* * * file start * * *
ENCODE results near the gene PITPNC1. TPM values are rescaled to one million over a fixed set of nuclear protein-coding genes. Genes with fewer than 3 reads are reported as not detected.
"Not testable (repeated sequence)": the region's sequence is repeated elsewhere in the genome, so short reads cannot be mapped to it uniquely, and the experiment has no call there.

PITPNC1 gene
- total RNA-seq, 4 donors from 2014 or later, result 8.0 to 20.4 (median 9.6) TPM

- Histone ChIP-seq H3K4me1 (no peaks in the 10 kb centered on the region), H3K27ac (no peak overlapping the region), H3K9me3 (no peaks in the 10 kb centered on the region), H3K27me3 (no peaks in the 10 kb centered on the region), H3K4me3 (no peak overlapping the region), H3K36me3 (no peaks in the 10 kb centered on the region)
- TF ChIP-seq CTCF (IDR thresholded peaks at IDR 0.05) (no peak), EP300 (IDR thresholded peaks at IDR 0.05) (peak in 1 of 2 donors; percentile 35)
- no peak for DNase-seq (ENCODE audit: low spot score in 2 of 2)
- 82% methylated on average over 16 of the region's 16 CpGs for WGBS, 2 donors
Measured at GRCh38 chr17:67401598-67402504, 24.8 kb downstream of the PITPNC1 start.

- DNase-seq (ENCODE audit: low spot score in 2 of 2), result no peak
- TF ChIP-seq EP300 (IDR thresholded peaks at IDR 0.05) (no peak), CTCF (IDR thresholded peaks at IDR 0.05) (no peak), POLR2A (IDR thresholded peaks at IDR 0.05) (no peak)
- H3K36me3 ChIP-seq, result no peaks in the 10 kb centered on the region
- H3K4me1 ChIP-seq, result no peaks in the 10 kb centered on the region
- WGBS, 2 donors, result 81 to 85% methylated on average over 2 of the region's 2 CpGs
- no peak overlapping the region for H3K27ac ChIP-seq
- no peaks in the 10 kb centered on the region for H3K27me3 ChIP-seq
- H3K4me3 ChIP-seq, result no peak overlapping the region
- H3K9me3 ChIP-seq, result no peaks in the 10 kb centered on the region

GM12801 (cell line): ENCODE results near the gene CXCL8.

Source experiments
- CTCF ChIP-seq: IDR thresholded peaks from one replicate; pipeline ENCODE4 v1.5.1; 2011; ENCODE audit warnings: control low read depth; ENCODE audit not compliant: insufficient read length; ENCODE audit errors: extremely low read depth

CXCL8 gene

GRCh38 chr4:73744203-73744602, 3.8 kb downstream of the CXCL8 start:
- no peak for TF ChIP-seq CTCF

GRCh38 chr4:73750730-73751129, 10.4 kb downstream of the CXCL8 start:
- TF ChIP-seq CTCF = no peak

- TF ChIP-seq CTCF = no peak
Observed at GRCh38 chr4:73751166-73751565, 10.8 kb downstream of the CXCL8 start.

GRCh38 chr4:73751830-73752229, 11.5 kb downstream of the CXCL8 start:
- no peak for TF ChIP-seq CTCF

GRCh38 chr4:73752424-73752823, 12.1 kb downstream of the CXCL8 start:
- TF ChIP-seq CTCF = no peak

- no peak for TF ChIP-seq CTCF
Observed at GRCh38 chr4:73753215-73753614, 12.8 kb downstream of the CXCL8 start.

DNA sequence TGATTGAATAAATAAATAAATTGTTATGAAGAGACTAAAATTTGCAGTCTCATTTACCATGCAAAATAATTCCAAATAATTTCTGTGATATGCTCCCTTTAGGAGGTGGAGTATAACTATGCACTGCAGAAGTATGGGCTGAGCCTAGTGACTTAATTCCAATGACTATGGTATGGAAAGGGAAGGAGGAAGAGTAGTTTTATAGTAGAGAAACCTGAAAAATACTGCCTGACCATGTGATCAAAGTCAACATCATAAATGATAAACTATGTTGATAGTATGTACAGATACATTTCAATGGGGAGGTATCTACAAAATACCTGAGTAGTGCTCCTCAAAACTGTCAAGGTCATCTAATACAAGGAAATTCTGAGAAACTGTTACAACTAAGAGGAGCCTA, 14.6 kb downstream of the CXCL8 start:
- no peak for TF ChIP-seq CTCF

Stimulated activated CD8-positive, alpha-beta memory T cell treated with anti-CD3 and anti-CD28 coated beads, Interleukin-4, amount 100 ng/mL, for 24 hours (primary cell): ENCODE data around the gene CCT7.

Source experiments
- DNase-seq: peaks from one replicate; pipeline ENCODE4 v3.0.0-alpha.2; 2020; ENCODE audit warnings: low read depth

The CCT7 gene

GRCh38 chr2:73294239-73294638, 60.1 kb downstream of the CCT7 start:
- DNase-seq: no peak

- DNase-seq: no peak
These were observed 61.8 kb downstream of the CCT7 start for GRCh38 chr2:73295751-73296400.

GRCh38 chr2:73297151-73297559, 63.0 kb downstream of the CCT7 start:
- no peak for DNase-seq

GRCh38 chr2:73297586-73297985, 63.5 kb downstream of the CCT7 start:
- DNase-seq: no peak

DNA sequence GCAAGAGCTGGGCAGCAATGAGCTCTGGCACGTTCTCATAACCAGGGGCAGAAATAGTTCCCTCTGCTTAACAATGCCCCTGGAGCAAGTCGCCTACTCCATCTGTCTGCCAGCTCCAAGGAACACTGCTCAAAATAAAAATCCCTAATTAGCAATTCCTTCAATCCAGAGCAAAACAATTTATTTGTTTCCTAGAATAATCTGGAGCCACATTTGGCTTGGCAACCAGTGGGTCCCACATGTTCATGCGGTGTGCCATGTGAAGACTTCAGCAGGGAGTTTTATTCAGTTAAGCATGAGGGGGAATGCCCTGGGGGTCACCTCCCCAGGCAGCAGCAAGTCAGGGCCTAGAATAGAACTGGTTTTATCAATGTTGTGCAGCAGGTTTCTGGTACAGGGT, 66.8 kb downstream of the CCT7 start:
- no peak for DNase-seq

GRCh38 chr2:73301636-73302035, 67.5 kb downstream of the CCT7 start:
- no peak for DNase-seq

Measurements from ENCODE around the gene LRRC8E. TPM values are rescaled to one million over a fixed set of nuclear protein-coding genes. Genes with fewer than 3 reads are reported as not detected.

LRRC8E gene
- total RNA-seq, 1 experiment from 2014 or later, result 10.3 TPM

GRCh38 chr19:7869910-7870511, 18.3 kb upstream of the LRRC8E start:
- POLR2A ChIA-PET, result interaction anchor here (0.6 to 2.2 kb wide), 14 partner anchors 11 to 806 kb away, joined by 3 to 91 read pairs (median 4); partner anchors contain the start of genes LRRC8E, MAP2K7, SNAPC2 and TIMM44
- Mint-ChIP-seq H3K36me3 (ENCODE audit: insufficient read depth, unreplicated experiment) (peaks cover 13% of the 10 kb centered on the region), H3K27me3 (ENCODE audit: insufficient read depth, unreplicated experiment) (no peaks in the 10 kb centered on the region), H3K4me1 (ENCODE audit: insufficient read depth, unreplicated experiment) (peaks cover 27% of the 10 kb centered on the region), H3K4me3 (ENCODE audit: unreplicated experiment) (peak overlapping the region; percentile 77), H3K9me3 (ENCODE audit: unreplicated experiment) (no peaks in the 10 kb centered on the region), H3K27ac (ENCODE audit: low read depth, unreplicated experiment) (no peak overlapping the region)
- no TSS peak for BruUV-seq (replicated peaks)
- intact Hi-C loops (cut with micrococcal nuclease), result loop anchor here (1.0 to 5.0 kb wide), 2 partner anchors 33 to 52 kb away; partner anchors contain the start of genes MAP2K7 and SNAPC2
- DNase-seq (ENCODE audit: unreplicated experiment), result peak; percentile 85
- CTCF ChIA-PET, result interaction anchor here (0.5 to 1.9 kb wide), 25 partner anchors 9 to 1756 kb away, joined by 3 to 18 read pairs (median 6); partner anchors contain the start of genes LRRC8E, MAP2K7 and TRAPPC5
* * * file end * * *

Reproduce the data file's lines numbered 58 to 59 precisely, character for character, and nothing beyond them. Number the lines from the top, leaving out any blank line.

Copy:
- Mint-ChIP-seq H3K36me3 (ENCODE audit: insufficient read depth, unreplicated experiment) (peaks cover 13% of the 10 kb centered on the region), H3K27me3 (ENCODE audit: insufficient read depth, unreplicated experiment) (no peaks in the 10 kb centered on the region), H3K4me1 (ENCODE audit: insufficient read depth, unreplicated experiment) (peaks cover 27% of the 10 kb centered on the region), H3K4me3 (ENCODE audit: unreplicated experiment) (peak overlapping the region; percentile 77), H3K9me3 (ENCODE audit: unreplicated experiment) (no peaks in the 10 kb centered on the region), H3K27ac (ENCODE audit: low read depth, unreplicated experiment) (no peak overlapping the region)
- no TSS peak for BruUV-seq (replicated peaks)